Safety regulations and regulation to promote sustainable practises Concerns International policies, especially those formulated within the WTO, undermine the possibilities of national governments implementing safety regulations to define sustainable practises according to their own standards. This is a clear threat for the development of sustainable agriculture. An obvious example of this concern is the ways in which genetic engineering is being imposed. In a recent move the United States and the European Union tried to bring the discussion on bio safety and GMO’s - in essence, whether any country has the right to protect itself against the importation of GMO products - into the WTO through a "Biotechnology working group". If this succeeds it will circumvent the more broadly based discussion of bio safety protocols under the Convention of Biological Diversity.

  • That the international forums develop and commit to policies which respect the right to safe, culturally appropriate food for all people and support the right of countries to regulate food safety and impose import restrictions on the basis of clearly defined safety and quality requirements as well as on the impact of any imports on sustainable domestic food production practises.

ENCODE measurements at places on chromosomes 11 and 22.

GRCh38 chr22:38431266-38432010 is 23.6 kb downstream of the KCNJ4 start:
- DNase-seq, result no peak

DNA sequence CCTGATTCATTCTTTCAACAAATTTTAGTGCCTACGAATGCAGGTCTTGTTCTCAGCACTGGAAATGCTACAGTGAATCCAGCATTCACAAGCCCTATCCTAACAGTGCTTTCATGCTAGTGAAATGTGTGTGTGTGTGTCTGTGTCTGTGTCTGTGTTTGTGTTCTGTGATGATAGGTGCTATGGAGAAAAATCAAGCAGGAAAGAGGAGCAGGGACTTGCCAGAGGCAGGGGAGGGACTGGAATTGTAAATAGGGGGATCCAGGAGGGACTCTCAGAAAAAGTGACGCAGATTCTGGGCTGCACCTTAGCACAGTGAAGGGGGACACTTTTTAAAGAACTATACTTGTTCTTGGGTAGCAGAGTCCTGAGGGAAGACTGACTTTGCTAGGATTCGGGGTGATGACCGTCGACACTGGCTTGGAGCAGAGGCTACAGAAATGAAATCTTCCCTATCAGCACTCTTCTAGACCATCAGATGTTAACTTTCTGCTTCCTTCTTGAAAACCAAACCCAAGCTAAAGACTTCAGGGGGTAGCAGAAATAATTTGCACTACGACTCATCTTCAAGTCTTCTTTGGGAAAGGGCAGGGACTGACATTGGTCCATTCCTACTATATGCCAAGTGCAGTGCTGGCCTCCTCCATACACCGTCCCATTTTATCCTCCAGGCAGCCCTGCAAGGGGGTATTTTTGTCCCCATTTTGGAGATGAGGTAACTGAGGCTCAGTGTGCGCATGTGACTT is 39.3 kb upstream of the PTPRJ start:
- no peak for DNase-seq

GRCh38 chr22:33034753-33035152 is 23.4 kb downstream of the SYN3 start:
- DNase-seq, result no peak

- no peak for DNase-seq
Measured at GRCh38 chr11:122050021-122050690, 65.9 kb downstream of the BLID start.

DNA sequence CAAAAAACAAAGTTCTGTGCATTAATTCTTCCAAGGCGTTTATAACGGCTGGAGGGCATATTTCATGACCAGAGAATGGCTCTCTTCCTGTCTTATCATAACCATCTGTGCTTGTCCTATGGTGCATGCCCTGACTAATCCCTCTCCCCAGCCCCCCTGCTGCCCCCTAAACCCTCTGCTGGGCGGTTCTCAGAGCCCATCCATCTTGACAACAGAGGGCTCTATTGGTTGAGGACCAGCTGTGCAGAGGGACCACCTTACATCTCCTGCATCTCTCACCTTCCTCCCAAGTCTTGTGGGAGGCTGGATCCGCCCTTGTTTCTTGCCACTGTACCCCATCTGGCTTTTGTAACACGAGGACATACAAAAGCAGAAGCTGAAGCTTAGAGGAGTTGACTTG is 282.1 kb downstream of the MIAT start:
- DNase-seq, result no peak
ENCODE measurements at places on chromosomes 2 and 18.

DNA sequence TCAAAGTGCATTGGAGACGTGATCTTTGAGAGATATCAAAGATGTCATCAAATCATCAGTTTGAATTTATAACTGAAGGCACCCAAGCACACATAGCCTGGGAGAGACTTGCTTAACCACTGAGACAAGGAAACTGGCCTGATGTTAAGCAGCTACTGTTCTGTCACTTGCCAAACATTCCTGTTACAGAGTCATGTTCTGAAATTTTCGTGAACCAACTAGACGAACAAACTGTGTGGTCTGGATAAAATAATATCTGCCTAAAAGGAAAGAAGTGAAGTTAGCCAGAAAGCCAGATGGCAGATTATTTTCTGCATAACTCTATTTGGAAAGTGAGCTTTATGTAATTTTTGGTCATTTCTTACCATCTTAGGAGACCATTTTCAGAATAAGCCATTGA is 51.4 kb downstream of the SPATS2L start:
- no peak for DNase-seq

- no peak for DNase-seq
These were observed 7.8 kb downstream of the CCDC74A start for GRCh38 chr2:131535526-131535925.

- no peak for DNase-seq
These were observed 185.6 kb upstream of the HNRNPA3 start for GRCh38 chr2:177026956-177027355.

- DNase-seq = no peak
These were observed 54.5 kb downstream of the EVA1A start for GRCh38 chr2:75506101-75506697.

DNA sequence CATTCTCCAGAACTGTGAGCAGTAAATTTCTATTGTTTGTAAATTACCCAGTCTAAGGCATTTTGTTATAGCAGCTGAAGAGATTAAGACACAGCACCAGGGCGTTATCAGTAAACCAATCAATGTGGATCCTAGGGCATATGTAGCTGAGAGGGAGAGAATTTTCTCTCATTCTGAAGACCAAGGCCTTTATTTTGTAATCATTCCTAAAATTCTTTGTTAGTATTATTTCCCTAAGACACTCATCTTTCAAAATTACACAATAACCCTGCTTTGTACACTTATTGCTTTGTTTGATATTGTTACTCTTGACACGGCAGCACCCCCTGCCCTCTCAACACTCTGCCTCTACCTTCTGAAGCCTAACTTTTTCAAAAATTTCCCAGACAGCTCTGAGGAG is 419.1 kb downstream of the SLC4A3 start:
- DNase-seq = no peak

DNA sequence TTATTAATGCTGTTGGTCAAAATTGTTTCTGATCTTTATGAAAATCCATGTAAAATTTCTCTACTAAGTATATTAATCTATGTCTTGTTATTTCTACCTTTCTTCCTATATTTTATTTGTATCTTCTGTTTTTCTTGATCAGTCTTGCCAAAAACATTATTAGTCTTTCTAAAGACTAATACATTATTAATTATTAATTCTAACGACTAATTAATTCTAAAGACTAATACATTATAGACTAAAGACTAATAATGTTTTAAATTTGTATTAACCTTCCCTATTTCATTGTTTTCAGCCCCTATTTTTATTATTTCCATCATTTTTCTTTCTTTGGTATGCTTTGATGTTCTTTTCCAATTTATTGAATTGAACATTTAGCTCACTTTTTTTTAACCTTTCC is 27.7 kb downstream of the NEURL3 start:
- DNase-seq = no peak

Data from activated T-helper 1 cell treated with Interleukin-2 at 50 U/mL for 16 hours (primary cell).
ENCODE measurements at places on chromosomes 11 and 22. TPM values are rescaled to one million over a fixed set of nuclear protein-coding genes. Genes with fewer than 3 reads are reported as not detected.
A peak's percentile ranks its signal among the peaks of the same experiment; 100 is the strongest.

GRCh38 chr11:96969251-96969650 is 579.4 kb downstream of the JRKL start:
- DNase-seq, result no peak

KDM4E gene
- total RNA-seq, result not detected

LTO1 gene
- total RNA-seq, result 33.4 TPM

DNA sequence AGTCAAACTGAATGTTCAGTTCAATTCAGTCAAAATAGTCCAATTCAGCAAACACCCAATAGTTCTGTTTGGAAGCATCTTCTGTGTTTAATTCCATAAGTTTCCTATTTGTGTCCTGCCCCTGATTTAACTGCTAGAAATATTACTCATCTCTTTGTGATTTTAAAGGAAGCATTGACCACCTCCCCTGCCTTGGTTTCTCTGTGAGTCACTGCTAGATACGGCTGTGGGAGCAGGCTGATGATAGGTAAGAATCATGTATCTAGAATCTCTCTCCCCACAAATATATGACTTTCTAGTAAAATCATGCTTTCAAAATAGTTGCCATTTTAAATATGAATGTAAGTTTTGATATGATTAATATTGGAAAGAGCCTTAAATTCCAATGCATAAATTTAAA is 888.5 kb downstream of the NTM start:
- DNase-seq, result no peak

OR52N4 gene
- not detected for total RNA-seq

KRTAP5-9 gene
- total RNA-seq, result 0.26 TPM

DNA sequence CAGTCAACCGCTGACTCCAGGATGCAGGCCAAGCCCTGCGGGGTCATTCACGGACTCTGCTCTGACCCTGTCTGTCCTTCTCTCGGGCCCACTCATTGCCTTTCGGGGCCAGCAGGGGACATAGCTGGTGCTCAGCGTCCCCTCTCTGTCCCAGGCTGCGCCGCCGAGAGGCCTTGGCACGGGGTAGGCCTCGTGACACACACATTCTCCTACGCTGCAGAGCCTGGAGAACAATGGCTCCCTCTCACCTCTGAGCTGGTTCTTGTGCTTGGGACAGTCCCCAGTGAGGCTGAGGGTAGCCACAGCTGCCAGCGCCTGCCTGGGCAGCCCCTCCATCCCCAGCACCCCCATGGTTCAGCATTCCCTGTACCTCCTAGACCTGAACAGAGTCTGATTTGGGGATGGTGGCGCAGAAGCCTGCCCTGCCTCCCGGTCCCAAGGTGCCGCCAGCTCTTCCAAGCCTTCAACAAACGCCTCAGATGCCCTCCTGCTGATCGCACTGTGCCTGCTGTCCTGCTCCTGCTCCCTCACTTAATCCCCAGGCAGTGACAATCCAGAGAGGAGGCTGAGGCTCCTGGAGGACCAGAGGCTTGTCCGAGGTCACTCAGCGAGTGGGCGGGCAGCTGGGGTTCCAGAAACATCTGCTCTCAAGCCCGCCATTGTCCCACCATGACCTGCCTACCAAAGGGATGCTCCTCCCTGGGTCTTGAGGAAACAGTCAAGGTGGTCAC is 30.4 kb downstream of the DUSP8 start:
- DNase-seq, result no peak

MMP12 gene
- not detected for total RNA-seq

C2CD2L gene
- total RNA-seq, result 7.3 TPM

1. "Globalisation, trade liberalisation and investment patterns" economic incentives and framework conditions to promote sustainable agriculture.
The liberalization of trade and its economic policies of structural adjustment have globalized poverty and hunger in the world and are destroying local productive capacities and rural societies. It is unacceptable that the trade in foodstuffs continues to be based on the economic exploitation of the most vulnerable -- the lowest earning producers -- and the further degradation of the environment. Destruction of food production capacity in some regions is coupled with surpluses in others. Structural adjustment programmes, shifting domestic production to intensive production for exportation, are accelerated under the terms of the WTO and are forcing millions of peasants, small and medium-sized farmers and indigenous peoples into bankruptcy .

In India, in the state of Andhra Pradesh, more than 400 producers of cotton committed suicide during the winter of 1998 due to the financial failure brought on by their adoption of agro-industrial technology and the attendant debt. The WTO policy, which permits dumping, drives intensive production deliberately creating surpluses in some regions while in others it produces social disasters such as unemployment, rural exodus, social degradation, violence and suicides.

It is also leading to irreparable damage to the environment including loss of soils, biodiversity, contamination of land, water and air. There are many examples of food dumping, especially on the part of the United Sates (USA), European Union (EU) and other industrialised countries into less-industrialised countries. This disruptive practice is legalised in the "Blair-house" agreement of the WTO. Equally damaging is the dumping, often in the form of social dumping, of products that characterises the trade from some Southern countries.